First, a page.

is to be employed with a positively dichroic dye or; stain, the reproduction of the different dichroicimages proceeds by first forming one of the desired images on the sheet with one of the dyes to be used and then forming the second image on the sheet with the other dye which is to be used. It is immaterial whether the first image repro: duced is formed with a. negatively dichroic or positively dichroic dye or stain so long as the second image is printed with a dye or stain which exhibits dichroism reverse to that of the first dye, or stain. Formation of the images on the plastic sheet with one of the class of dyes or stains just mentioned is accomplished by suitable means which includes printing the images thereon or reproducing them by well known practices employing gelatin wash-off reliefs or photomechanical printing plates.

light polarized in a predetermined plane and the Preferably, the sheet is mounted on a support before the images are reproduced therein. The support may be transparent or it may be an opaque support having a reflecting surface, such as a metallized paper. The invention is particularly adapted to the making of prints, in which case a reflecting backing is employed. The images may also be formed in an unsupported sheet or their reproduction may be carried out with the sheet mounted upon a temporary support from which it is stripped and subsequently mounted on a permanent support.

After the formation of the two images, it is generally desirable to cover the surface on which they have been reproduced with a protective covering such as a varnish, lacquer, or the like.

A somewhat different procedure, than that heretofore indicated, is followed where there is employed a negatively dichroic dye or stain of the class which is poorly dichroic when incorporated in plastic sheet having oriented molecules. In this instance, the sheet with its molecules in an unoriented condition is dyed with a negatively dichroic dye or stain, as for example, by casting the same in the sheet or by imbibition. The molecules of the sheet are then oriented, the molecules of the dye being simultaneously oriented. Fig. 1 shows a plastic sheet I0 which has been dyed with, for example, a negatively dichroic dye of suitable color as indicated by the vertical lines on the surface of the sheet. The sheet I0 is mounted upon a suitable support l2, preferably opaque as already indicated.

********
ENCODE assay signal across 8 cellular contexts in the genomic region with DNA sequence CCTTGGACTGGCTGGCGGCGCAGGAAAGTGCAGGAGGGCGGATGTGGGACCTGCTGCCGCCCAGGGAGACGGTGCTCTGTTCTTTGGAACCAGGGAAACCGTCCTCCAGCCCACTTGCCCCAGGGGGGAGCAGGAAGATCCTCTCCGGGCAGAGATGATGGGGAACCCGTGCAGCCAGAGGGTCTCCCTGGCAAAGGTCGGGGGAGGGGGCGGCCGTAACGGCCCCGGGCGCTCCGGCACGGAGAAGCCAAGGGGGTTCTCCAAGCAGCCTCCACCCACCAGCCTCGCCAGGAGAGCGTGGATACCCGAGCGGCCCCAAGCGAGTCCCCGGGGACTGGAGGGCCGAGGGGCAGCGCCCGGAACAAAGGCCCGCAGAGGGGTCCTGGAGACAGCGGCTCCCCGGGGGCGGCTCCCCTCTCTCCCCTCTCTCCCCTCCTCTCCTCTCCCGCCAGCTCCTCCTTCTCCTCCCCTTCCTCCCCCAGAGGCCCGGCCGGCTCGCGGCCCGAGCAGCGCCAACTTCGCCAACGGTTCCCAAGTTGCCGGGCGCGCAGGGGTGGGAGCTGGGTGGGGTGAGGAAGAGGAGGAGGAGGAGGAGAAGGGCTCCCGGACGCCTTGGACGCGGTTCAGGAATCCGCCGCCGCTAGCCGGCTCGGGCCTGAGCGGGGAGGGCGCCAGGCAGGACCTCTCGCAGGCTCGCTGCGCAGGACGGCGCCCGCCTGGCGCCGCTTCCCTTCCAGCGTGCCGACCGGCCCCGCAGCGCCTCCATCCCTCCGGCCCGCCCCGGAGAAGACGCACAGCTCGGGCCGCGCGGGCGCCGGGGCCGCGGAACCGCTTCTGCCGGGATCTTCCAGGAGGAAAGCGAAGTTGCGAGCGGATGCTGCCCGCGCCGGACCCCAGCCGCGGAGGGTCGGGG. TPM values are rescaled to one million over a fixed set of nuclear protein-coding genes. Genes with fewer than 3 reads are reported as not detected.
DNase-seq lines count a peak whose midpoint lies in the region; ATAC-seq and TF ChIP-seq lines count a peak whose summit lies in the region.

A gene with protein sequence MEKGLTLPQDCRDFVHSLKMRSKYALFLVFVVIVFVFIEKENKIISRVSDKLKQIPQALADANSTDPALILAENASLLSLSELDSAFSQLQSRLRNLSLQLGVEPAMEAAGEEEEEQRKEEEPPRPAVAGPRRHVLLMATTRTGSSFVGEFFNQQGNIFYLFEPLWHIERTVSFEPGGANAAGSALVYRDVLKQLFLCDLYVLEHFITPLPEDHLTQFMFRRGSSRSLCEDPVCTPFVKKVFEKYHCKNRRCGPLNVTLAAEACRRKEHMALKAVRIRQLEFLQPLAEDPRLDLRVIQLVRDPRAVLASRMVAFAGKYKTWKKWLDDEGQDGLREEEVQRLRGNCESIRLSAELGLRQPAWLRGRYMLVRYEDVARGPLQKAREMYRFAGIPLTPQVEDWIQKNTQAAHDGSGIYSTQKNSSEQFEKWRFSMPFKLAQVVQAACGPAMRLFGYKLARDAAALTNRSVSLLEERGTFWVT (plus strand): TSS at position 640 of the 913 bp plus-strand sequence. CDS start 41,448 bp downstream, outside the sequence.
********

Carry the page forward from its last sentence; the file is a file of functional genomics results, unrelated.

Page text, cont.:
mation of a plurality of polarizing images in a a single sheet of .plastic which are of opposite signs. Thus, the invention is particularly useful in providing a stereoscopic print, made up of a left-eye and a right-eye image, both formed in a single sheet and both polarizing light incident thereon but in mutually perpendicular planes.

To effect these purposes, the invention makes use of dichroic dyes or stains which exhibit positive dichroism and also dyes or stains which exhibit negative dichroism. Many dyes which are positively dichroic exhibit their dichroism on absorption onto oriented long, chain molecules. This is also true of some of the dyes or stains which exhibit negative dichroism. However, other dyes or stains which are negatively dichroic, have a tendency to show negative dichroism best when applied to a plastic sheet having unoriented molecules which are oriented after incorporation of the dye or stain in the sheet. Different modes of procedure for forming polarizing images in a single plastic sheet are therefore possible.